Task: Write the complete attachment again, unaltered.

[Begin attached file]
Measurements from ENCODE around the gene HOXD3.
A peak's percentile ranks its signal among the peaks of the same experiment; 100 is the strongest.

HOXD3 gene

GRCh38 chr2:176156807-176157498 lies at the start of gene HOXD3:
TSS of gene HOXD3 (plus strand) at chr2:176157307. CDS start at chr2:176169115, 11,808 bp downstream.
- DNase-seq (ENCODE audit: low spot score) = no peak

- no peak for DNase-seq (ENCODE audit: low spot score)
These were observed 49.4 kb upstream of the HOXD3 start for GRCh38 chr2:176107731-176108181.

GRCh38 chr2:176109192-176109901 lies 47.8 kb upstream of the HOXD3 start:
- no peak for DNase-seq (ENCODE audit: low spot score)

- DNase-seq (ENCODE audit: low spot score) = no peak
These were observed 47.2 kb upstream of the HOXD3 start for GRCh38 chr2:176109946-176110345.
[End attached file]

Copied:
Measurements from ENCODE around the gene HOXD3.
A peak's percentile ranks its signal among the peaks of the same experiment; 100 is the strongest.

HOXD3 gene

GRCh38 chr2:176156807-176157498 lies at the start of gene HOXD3:
TSS of gene HOXD3 (plus strand) at chr2:176157307. CDS start at chr2:176169115, 11,808 bp downstream.
- DNase-seq (ENCODE audit: low spot score) = no peak

- no peak for DNase-seq (ENCODE audit: low spot score)
These were observed 49.4 kb upstream of the HOXD3 start for GRCh38 chr2:176107731-176108181.

GRCh38 chr2:176109192-176109901 lies 47.8 kb upstream of the HOXD3 start:
- no peak for DNase-seq (ENCODE audit: low spot score)

- DNase-seq (ENCODE audit: low spot score) = no peak
These were observed 47.2 kb upstream of the HOXD3 start for GRCh38 chr2:176109946-176110345.